In an era of heightened political polarization and digital media, journalists have been under tight scrutiny for their work, especially in the wake of journalism’s historical adherence to objective coverage. The Northwestern University Political Union brought this topic to light Monday, Oct. 11, hosting a debate on the resolution that the free press should prioritize objectivity over advocacy.

Weinberg junior Will Secker and Medill junior Spencer Allan, the primary debaters, spoke for and against the resolution, respectively. Prior to Secker and Allan’s opening statements, speaker Kenzie Misso, a SESP junior, moderated the pre-debate voting process in which attendees voted 18-4 in favor of the resolution with 11 abstentions.

In his opening remarks, Secker outlined his reasoning in favor of the resolution, arguing that “activism undermines reliability” in the press and the news they receive. In addition, Secker explained that while the absolute pursuit of objectivity may not always be possible, journalists have a responsibility to represent the facts in their coverage without involving specific viewpoints or agendas.

“I don’t think objectivity just means being impartial between opposing sides. If I read an article about the Earth’s rotation, I don’t expect the journalist to make sure to include a flat earther as a  source,” Secker said. “But objectivity itself is not incompatible with good journalism. Good, hard-hitting journalism can be objective.”

On the other hand, Allan held the position that advocacy and factual reporting are not mutually exclusive. According to Allan, when journalists or media outlets attempt to market themselves as objective, they appear to be partially dishonest. Instead, he believes that when outlets outwardly acknowledge particular biases or advocacy efforts in their coverage, they promote a culture of honesty and transparency.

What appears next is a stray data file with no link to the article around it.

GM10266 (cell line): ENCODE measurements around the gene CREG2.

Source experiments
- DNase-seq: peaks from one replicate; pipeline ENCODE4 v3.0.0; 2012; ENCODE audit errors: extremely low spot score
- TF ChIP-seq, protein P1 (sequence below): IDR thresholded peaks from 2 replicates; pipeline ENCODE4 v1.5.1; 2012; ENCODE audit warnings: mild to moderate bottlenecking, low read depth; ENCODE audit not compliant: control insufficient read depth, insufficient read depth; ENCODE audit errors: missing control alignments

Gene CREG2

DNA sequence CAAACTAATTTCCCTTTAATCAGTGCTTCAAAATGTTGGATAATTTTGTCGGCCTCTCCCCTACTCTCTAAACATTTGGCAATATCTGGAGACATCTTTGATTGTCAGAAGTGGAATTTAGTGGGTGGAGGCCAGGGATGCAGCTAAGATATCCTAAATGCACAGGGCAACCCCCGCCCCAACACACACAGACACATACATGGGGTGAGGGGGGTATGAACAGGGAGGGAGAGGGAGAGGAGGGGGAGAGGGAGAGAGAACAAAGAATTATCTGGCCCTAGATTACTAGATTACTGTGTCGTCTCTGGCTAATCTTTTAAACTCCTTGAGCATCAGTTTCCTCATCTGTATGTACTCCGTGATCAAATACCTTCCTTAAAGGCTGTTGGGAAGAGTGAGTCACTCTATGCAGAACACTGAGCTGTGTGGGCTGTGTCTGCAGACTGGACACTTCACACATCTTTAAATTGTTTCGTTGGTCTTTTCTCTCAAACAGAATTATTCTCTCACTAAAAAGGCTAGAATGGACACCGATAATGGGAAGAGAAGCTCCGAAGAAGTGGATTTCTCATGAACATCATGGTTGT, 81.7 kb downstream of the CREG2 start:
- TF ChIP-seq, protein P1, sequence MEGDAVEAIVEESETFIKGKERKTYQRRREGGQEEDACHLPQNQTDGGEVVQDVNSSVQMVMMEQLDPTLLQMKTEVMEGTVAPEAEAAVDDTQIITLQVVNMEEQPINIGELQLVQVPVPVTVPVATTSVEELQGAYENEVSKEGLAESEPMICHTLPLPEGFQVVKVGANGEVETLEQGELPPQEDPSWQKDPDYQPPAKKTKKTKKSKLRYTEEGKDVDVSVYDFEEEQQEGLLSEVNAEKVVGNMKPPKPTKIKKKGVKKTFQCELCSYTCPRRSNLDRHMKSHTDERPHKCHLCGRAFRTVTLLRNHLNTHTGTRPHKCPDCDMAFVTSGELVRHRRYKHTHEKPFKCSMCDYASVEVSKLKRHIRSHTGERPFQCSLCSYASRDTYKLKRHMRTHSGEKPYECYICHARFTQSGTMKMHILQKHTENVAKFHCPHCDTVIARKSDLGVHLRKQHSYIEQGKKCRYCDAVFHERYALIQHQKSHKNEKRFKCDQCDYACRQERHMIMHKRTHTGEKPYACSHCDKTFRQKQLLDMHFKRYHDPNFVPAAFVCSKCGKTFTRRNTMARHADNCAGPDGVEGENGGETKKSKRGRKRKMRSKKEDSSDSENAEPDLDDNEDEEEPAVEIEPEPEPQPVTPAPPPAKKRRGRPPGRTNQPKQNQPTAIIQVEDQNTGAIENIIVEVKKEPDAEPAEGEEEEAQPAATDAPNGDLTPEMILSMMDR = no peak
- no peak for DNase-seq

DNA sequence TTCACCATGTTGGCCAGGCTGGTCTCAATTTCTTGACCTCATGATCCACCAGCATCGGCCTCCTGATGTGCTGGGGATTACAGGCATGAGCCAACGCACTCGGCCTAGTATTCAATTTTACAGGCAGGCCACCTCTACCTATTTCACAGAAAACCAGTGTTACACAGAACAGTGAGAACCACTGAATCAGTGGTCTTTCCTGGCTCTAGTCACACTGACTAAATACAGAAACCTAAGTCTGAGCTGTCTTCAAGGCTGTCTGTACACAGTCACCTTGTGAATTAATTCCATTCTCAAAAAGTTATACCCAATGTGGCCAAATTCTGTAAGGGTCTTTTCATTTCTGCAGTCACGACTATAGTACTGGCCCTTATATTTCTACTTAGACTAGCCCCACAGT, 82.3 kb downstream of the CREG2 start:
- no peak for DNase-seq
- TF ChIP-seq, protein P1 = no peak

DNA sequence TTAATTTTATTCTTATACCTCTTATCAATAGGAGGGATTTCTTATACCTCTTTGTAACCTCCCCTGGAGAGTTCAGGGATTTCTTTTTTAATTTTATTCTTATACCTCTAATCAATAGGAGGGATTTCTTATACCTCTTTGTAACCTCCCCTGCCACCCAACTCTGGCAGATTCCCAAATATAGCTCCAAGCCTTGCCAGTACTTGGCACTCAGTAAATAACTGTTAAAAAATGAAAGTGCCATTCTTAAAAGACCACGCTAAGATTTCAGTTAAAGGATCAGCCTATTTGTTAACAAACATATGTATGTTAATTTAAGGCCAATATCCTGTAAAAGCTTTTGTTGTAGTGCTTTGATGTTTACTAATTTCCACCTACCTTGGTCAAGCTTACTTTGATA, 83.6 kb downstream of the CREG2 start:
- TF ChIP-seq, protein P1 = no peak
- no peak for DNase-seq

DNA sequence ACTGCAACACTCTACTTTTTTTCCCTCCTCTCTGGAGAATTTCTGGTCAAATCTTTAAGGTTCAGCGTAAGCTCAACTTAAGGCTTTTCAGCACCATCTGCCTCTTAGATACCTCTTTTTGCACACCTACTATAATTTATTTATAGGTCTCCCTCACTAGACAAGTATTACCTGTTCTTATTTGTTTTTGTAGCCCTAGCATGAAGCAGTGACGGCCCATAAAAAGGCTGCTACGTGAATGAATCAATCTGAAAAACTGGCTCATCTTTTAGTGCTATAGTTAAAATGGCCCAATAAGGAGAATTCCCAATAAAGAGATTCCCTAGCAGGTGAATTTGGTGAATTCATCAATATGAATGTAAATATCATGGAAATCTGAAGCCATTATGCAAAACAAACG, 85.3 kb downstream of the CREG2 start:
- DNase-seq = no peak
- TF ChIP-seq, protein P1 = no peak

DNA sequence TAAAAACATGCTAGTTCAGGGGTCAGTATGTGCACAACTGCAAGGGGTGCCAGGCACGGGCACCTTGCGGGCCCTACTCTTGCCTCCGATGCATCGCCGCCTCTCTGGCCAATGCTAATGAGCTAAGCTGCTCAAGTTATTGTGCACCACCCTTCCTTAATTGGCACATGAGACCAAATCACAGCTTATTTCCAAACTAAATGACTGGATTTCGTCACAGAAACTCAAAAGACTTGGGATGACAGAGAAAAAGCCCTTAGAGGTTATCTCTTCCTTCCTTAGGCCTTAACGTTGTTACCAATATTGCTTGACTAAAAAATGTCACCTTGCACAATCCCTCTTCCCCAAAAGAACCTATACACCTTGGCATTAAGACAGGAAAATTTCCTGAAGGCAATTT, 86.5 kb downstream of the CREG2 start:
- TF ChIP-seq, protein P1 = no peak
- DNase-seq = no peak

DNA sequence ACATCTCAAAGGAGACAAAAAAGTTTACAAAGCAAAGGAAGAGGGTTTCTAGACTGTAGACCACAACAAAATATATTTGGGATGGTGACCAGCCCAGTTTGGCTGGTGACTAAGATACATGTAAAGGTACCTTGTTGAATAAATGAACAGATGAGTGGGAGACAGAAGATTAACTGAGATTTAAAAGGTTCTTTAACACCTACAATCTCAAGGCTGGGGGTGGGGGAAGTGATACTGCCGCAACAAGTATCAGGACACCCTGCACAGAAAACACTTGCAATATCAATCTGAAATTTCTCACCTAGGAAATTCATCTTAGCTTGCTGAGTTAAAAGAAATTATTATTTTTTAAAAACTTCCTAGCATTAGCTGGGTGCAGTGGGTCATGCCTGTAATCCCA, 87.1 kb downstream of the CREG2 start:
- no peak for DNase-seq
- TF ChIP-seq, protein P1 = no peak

“Objectivity is actually very subjective in how you define it,” Allan said. “Bias is going to be intrinsically woven into anything we read.”

Following the opening statements, Misso opened the room to clarifying questions from attendees. Political Union Co-President and Medill junior Felix Beilin asked both Secker and Allan whom journalists’ primary responsibility belongs to.

“Journalism is at its best when you give a voice to people who don’t have a voice,” Allan said in response.

“Journalism is about uncovering the hard truths in society and delivering that information to people, meaning that journalists’ primary responsibility is to their readers,” Secker argued.

In the next portion of the debate, the open forum, attendees presented their own perspectives on the resolution. Weinberg junior Sonia Peters discussed how journalists’ use of narrative structures inherently reduces objectivity, suggesting that objectivity is not truly possible.

“Advocacy at least allows us to be exposed to viewpoints we have not been exposed to before and prevents us from reinforcing the status quo,” Peters said.

In support of the resolution, Weinberg senior Ansh Prasad argued that the state of right-wing populism can be attributed to advocacy journalism. When advocacy is prioritized over objectivity, Prasad added, those in power can effectively “buy” the press and reflect their own perspectives by doing so.

At the conclusion of the event, 19 attendees voted in favor of the resolution and nine against, with six abstentions.

Reflecting on the debate, Secker acknowledged that while he values journalists’ adherence to objectivity, he learned that valid forms of journalism can involve advocacy. “The media landscape today is a consequence of activist journalism instead of a failure of objective journalism,” Secker said, echoing Prasad’s argument.

Despite their differing viewpoints, Allan recognized the attendees’ collective agreement that journalists should continue striving for objectivity even if it may not necessarily exist in all situations.

“Journalists cannot afford to have tunnel vision,” Allan said. “If journalists choose to pursue objectivity, they should also acknowledge that that’s a lofty goal. Beyond objectivity, they need to also keep in mind the importance of having empathy for the topics and the people they’re covering.”

Thumbnail photo by Avigna Ramachandran / North by Northwestern